In 1938 the English proved they learned nothing from the consequences of appeaseing the Danes. Conservative Prime Minister Chamberlain of England gave Czechoslovakia an ultimatum. Either they turn over the Sudetenland to the Germans or England would not come to their aid against a German invasion. This was a violation of the alliance England had made with Czechoslovakia. The Czechs gave up the valuable defenses of the Sudetenland to Hitler. Chamberlain came back to England calling his accomplishments "Peace in our Time".
The peaceniks rejoiced. The following is a paragraph from an editorial written at the time:
Be glad in your hearts. Give thanks to your God. People of Britain, your children are safe. Your husbands and your sons will not march to war. Peace is a victory for all mankind. And now let us go back to our own affairs. We have had enough of those menaces, conjured up from the Continent to confuse us.
Shortly afterwards Hitler invaded Czechoslovakia which succumbed shortly thereafter. Not long after Germany attacked Britain and bombed London. The Germans caused a lot more devastation as a result of the appeasement policies of Neville Chamberlain.
The Czech Prime Minister Milos Zeman in a visit to Israel (Jerusalem Post 2/18/02) said that:
You cannot negotiate with terrorists because the single response of terrorists for fulfilling their demands is blackmail - new demands, nothing more...This was our experience with the regime of Adolph Hitler. In 1936 he could have been defeated by two French divisions during the occupation of the Rhineland, and there was no courage by democratic countries because of the appeasement policy.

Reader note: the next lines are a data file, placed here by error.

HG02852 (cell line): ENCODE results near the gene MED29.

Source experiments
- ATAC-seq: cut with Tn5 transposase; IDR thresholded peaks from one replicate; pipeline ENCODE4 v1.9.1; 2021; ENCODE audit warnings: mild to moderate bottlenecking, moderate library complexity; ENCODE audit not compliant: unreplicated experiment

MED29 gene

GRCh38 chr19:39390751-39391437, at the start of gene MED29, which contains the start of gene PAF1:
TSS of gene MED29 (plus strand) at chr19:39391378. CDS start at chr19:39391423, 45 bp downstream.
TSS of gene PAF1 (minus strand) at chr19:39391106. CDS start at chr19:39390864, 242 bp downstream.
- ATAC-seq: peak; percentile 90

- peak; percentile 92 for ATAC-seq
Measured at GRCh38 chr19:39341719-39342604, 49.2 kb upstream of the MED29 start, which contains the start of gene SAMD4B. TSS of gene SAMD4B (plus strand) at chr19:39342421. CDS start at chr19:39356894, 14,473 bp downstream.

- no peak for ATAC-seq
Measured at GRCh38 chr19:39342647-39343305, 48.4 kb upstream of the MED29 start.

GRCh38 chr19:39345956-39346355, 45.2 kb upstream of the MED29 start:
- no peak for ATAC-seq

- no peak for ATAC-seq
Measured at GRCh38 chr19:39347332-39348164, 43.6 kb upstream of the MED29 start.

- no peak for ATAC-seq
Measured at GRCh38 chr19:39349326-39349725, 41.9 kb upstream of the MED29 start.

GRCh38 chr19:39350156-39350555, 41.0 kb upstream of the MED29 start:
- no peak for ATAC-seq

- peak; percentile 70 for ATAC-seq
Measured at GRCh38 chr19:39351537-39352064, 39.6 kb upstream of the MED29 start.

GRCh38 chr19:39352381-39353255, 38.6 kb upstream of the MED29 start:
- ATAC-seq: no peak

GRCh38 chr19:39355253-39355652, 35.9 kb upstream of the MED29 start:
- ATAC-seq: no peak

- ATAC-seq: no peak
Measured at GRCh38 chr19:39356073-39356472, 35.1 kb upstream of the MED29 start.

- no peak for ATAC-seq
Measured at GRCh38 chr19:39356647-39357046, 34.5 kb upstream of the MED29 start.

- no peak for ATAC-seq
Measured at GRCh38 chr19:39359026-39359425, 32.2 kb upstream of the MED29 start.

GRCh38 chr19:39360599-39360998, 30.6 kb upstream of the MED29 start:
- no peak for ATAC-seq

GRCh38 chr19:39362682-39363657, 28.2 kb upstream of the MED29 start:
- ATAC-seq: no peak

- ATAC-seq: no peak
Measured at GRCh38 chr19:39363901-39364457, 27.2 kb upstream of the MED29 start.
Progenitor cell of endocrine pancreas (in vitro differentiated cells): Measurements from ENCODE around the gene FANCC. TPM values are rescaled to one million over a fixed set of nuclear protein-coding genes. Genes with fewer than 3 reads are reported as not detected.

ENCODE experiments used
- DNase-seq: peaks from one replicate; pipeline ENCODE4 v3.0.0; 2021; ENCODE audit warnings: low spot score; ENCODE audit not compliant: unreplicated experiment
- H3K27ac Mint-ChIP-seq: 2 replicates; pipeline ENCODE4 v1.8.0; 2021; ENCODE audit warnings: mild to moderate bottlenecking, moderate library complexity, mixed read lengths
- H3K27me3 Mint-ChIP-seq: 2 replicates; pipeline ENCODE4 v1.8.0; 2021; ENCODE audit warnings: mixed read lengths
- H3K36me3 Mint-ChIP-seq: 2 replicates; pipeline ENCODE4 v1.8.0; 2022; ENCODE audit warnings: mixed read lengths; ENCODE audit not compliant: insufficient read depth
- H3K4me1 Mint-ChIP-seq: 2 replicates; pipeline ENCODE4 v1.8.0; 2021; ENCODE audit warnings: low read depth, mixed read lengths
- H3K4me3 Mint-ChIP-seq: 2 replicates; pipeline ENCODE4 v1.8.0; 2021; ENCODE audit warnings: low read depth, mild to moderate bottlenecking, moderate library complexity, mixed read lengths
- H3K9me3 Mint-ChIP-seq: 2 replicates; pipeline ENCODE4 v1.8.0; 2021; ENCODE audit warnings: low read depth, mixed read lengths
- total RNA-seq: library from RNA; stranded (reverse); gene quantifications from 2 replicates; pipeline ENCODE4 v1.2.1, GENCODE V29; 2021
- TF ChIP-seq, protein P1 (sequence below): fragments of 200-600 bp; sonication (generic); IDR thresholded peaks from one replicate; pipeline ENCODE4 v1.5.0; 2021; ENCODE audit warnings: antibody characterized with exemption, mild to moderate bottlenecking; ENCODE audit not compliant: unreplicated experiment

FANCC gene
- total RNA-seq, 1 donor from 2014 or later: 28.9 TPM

That Hitler could have been so easily defeated was confirmed by Hitler himself. Calling the 48 hours after his three battalions entered the Rhineland, "the most nerve-wracking" of his life, Hitler said:
If the French had marched into the Rhineland, we would have had to withdraw with our tails between our legs.
Yet the international community pressure's Israel to give land for peace. Peter Hutchins in an essay published on March 10th in the British newspaper, The Mail wrote:
The phrase 'land for peace' is interesting in itself. It is actually another way of describing the appeasement forced on Czechoslovakia by her supposed friends in 1938. This was also supposed to promise peace, but made the country impossible to defend and opened the gates for invasion a few months later. Those responsible for this cowardly stupidity are still reviled 60 years on. Those who urge it on Israel in the present day are praised.
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